Taking a shower is probably something you would never consider as being a luxury.
But for one woman who is allergic to having skin contact with any form of water—including rain, sweat, and tears—the frequent routine of showering is an excruciating endeavor.
The skin disease is characterized by the development of severe itching, stinging, or burning sensations without showing visible signs of irritation after having contact with water of any temperature.
She described her discomfort as feeling like her "blood is boiling" and that it can last for hours.
The 23-year-old demonstrated to her followers in a two-part TikTok video how she prepares before taking a shower.
Showering with an allergy to water 💦 part 1 #niahselway #fyp #aquagenicpruritus #chronicillness
"With an allergy to water, having a wash is really difficult," she began explaining in the first video.
She took us through the arduous process involved before stepping into the bathtub.
"I'm starting out by taking my blood pressure and temperature, and then selecting my sensitive skin-friendly products."
"I'm taking this dry brush and rubbing it over my skin to exfoliate and get rid of some of the dead skin that builds up on my skin."
Selway said it takes around 5-10 minutes after jumping in the shower before starting to feel the pain.
"It can last anywhere up to three hours after the initial contact with water. When I jump out of the shower, I'm in a lot of pain."
In the second video, she talked about the lingering effects after rinsing.
"I literally just writhe around in my bed until the pain stops and I start to feel exhausted."
The text on the clip read, "Being clothed is less painful on the skin than not."
"In really bad cases I take painkillers," she continued, with another accompanying text explaining she "always feels sick after and during an allergic reaction."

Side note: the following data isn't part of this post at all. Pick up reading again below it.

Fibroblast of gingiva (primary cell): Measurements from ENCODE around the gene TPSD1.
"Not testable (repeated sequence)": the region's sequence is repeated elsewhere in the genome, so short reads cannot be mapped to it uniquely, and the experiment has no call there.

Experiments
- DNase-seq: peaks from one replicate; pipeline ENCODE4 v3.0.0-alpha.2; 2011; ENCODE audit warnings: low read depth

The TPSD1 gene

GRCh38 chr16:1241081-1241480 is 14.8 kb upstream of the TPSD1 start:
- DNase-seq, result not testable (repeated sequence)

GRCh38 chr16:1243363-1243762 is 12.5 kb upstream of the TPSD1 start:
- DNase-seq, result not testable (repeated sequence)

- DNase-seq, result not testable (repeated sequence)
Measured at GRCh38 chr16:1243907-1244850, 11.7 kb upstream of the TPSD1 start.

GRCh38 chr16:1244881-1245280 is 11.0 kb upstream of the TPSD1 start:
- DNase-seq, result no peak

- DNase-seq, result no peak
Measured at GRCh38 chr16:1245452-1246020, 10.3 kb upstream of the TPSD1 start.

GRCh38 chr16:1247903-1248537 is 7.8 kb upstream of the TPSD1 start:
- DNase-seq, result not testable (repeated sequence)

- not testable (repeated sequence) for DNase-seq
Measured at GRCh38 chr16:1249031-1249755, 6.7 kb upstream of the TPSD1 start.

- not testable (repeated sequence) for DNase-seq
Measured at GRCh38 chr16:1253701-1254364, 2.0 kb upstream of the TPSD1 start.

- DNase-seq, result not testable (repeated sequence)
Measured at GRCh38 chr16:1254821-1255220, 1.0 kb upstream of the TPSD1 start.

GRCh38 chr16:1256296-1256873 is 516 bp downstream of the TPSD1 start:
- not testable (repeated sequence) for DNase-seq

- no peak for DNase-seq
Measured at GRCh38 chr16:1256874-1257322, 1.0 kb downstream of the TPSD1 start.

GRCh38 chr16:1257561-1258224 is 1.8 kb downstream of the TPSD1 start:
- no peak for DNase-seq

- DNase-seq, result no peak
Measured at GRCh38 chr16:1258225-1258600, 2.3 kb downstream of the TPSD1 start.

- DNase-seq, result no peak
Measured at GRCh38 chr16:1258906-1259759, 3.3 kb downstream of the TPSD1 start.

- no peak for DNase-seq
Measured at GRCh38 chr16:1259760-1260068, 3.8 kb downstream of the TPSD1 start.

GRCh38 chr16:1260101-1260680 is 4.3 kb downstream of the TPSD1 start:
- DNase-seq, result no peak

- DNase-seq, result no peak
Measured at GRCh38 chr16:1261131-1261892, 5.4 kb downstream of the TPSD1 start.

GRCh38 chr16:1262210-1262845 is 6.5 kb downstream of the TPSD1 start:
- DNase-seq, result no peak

"Today I'm not doing that," said Selway, as she tossed aside the meds.
To keep her "energy up," she went for a bag of potato chips, despite the fact that she hates them because the crisps "literally taste like cardboard."
The clip concluded with Selway saying that, while there wasn't a major difference between her blood pressure and her heart rate before and after her shower, her temperature "worryingly" reached the level of being feverish at 41ºC.
When users expressed concern for her alarmingly high temperature, Selway said she was told by the National Health Service (NHS) hotline—which is used in England—that unless she goes into anaphylactic shock, she wouldn't need to go to the hospital.
She added that she was going to consult a new doctor in Germany.
To help cover the costs for her private medical treatment at the University of Munster in Germany, she started a GoFundMe page.
In her campaign description, Selway said she wasn't born with the condition but it worsened as she hit puberty.
"I started to have allergic reactions to my showers, which became more and more frequent as time passed," she said.
"My doctors put it down to a change in my hormones, but after many attempted treatments to lessen my symptoms, they soon decided that my skin condition was likely incurable, as I had responded to nothing they had tried and they couldn't find a specific cause for why this started happening to me."
She wrote about all the doctors' solutions that did little to ease her pain.
"If I itch my skin, it doesn't give me any relief, to moisturize it doesn't help and antihistamines, painkillers and all of the treatments my doctors at St Thomas' Hospital have tried didn't have any impact on my symptoms."
"So far, my treatment has been entirely provided by the NHS, which I am so eternally grateful for."
"I am, however, reaching the point where they have exhausted their treatment options for my situation and quite honestly, it doesn't feel like they have much belief that they can help me."
So far, Selway has received nearly £16,000 ($22,107.44) in donations, towards her fundraising goal of £250,000 ($345,428.75).